Paradoxes abound in life. According to Plato, the ideal ruler is one that does not want to rule. According to Jesus, the one who does not value his own life is the one who gets to keep it (Mt. 10:39). It is in a similar vein that if one wishes to know the particulars one must know general knowledge, and to know the general things, one must know the particulars of the “branches of knowledge.” This truth makes it disturbing that our society seems to be ever more hostile to the study of the liberal arts as it seeks after only “useful” knowledge.
According to John Henry Cardinal Newman, for knowledge to become “real” knowledge it must “rise to general ideas.” This is a key ingredient to the goal that the educated person needs to know – and will know – where his or her field “stands” as compared to all of the others. For example, to understand literature properly, it quickly becomes clear that one must understand world history, socio-economic conditions, religion, philosophy and numerous other fields of study. Without the broad base of understanding provided by the liberal arts, the particulars of literature are far less likely to have their full impact.
That may be all well and good, but literature itself is a liberal art, and so if my argument ended here, one might question the point. Furthermore, many may object to the idea that, for example, a medical doctor needs to know much about Shakespeare or David Hume or even Christopher Columbus. Why waste the soon-to-be doctor’s time on such trivialities? But consider someone of another very “practical” field: business. A businessperson is surely helped by a keen understanding of the great fields of knowledge, for even if he or she is quite good at the field of a given business, that person will seem, to use Newman’s phrase, “brutish” to clients if business itself is the entirety of the person’s knowledge. Or what of the aspiring politician – would not a thorough understanding of philosophy and economics help ground him or her in reality rather than lofty yet ultimately hopeless rhetoric? More than mere grounding, the old education we are slowly destroying fought against the dehumanizing, specializing, assembly line-like methodology we apply to people and their training in almost every sector today.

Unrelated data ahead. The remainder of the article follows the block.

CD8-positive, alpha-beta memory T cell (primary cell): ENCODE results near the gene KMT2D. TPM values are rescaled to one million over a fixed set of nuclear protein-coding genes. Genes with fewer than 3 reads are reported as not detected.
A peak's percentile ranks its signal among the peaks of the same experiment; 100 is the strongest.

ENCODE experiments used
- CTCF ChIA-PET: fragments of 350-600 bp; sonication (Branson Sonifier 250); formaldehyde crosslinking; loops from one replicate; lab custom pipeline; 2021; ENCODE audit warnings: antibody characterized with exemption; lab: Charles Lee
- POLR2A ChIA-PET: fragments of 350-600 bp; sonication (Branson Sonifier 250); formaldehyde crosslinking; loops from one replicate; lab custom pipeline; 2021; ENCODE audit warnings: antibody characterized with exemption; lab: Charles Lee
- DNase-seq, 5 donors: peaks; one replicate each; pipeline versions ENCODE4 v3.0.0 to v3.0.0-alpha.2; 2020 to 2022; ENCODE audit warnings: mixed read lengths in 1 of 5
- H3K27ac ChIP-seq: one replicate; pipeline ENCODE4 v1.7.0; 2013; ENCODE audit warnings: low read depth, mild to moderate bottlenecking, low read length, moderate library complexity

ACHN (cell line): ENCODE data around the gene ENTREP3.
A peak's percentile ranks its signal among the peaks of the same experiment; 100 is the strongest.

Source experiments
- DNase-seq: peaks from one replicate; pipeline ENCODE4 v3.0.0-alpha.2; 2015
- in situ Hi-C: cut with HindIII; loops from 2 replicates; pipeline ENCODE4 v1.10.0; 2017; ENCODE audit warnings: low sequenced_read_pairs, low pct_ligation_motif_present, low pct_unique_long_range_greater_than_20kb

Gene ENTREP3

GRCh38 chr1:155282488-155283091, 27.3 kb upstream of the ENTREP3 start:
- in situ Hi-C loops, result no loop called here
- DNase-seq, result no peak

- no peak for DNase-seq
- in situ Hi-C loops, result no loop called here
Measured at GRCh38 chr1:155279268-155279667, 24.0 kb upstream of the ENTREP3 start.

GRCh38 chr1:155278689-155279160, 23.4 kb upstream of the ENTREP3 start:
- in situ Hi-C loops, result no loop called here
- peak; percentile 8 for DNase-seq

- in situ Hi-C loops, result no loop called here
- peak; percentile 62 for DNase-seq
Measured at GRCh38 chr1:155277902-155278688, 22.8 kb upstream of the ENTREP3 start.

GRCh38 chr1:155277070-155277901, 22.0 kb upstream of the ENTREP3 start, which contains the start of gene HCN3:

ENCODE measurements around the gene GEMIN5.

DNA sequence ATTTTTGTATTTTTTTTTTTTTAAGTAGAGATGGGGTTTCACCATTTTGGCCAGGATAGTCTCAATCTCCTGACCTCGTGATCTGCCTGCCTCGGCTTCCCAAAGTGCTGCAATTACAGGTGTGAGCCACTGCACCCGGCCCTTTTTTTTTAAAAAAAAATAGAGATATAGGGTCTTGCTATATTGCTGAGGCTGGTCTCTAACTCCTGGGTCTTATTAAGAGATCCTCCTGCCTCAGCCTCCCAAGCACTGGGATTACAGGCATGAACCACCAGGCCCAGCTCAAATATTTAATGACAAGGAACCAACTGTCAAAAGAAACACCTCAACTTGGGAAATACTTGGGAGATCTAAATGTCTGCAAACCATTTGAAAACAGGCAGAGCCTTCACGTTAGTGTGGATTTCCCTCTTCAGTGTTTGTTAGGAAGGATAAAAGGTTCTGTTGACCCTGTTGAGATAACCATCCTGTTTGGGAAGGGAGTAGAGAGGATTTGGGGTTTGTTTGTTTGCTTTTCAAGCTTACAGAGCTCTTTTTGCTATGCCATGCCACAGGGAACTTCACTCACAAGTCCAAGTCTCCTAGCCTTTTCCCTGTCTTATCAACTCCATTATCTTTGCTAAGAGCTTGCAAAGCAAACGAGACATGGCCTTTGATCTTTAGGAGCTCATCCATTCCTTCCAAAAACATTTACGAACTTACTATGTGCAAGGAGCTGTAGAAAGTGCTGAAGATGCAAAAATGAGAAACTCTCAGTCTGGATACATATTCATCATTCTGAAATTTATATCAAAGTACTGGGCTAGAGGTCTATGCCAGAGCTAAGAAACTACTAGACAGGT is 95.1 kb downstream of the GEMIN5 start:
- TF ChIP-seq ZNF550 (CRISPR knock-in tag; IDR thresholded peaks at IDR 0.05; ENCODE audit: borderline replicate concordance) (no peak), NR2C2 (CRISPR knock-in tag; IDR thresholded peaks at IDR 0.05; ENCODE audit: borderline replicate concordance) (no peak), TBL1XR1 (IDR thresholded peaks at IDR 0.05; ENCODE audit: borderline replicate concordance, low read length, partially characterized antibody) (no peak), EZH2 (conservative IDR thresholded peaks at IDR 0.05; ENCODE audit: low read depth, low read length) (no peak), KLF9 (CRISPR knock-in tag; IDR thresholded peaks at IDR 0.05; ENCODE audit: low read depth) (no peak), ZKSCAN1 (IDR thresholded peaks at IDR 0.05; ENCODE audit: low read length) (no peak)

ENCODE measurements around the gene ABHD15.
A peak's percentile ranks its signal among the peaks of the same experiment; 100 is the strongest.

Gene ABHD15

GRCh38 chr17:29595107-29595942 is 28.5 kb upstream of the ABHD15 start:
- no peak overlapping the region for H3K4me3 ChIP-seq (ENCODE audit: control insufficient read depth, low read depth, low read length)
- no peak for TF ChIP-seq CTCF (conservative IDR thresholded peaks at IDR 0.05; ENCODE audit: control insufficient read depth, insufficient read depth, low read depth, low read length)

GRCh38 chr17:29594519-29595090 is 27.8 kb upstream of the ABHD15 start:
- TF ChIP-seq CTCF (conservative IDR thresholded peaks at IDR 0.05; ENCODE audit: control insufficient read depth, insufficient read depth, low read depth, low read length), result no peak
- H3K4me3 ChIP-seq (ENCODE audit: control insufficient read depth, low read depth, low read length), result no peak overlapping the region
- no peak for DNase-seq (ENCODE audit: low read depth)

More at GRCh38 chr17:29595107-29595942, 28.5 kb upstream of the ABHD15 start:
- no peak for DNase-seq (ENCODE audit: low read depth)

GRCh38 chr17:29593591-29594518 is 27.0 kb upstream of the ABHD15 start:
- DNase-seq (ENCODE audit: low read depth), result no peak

In the Victorian Thomas Carlyle’s Sartor Resartus, the good Dr. Teufelsdrockh uses the ability to see the “big picture” – seeing as if “from a height,” to borrow Newman’s term – to finally pull himself out of his depressed condition. It is only when he can associate the particulars of his locale – such as smoke rising from chimneys in houses off in the distance – with the general principle of any orderly universe that he is able to start his recovery. What if Teufelsdrockh had been educated solely as a chemist? Perhaps he would have only been able to see carbon atoms floating out into oblivion, but as a philosopher, he was able to associate it with something much more important: to the meaning of his life. So much is missed today because people only see the molecule and not the orderly and peaceful smoke.
That scenario rings true. Indeed, Carlyle’s fellow Victorian and philosopher John Stuart Mill escaped the pit of depression by means of poetry. Not everyone can be cured by poetry, but I wonder if maybe such things are more practical than we give them credit for. In an age of depression and despair, could it not be that part of that hopelessness comes from the fact that few, if any, aspire to see from a height? Poetry, philosophy, art – these things sought to capture the universals of the human experience, of the yearnings and desires of the soul, in a form others could relate to and be encouraged by. Today we often feel isolated because we reject those God granted gifts that help us to see the common struggles and joys of life. For millennia they have provided a way of connecting different realms of knowledge, grounding us, and inspiring us. They allow us to escape blindness in specifics and understand more important general principles. They are not just for the few that seek to study them for years, but for every single person. What replaces those things today? Can we say Survivor or Desperate Housewives fulfill those lofty purposes?
It is the ability to see things from a height – to see the general principles behind the concrete examples – that allow real knowledge and understanding. Clearly, it is worth the climb from the lowlands of particulars to the peak of generalities to reach such knowledge. Starting by taking a few minutes to read one of Shakespeare’s sonnets or muse over one of Aquinas’s pithy, yet accessible philosophical arguments is certainly a good place to start. As unproductive as many may think those works, maybe just maybe, paradoxically, they will prove very productive indeed.
Timothy R. Butler is editor-in-chief of Open for Business.
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